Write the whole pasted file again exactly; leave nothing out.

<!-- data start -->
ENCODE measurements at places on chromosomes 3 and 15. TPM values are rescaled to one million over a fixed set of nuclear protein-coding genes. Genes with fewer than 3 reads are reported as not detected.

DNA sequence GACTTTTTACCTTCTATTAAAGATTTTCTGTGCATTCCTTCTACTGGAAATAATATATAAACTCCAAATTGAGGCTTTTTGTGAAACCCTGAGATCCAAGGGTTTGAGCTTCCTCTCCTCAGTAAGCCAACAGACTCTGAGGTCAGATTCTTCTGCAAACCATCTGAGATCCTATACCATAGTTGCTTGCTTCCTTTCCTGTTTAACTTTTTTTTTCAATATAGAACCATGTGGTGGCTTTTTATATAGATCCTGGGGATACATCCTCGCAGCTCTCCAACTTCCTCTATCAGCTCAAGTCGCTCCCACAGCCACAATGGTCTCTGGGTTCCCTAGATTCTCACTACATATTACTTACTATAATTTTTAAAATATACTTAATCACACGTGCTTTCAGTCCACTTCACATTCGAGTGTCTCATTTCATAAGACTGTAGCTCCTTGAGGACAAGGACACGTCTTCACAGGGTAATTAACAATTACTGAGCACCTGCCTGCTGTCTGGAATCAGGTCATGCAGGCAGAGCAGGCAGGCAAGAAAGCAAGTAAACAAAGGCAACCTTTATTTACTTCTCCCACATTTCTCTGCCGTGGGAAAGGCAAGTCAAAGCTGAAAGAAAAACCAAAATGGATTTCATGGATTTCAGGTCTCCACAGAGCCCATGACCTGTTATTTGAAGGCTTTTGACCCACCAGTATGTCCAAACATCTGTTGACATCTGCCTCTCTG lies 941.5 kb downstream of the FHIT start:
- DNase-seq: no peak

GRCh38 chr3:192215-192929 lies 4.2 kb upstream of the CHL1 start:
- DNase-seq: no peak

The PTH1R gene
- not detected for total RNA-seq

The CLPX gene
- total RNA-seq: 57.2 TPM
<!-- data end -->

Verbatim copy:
ENCODE measurements at places on chromosomes 3 and 15. TPM values are rescaled to one million over a fixed set of nuclear protein-coding genes. Genes with fewer than 3 reads are reported as not detected.

DNA sequence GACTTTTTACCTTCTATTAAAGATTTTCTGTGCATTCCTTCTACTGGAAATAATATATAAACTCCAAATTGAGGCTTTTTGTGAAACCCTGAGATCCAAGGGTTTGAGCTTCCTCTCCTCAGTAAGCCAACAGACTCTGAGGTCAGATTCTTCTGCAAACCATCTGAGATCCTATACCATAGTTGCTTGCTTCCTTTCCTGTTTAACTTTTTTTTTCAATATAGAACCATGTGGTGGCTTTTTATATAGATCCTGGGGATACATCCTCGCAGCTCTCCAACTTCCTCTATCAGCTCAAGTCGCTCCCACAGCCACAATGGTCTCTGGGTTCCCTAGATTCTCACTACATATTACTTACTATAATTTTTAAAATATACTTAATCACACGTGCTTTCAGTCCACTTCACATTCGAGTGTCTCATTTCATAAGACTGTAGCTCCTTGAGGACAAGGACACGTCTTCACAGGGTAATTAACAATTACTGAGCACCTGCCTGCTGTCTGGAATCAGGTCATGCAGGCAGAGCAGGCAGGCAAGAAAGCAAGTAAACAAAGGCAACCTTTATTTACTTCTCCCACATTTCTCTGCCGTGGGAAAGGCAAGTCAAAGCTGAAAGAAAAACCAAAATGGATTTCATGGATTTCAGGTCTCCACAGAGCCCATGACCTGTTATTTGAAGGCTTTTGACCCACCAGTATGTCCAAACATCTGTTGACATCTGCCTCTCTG lies 941.5 kb downstream of the FHIT start:
- DNase-seq: no peak

GRCh38 chr3:192215-192929 lies 4.2 kb upstream of the CHL1 start:
- DNase-seq: no peak

The PTH1R gene
- not detected for total RNA-seq

The CLPX gene
- total RNA-seq: 57.2 TPM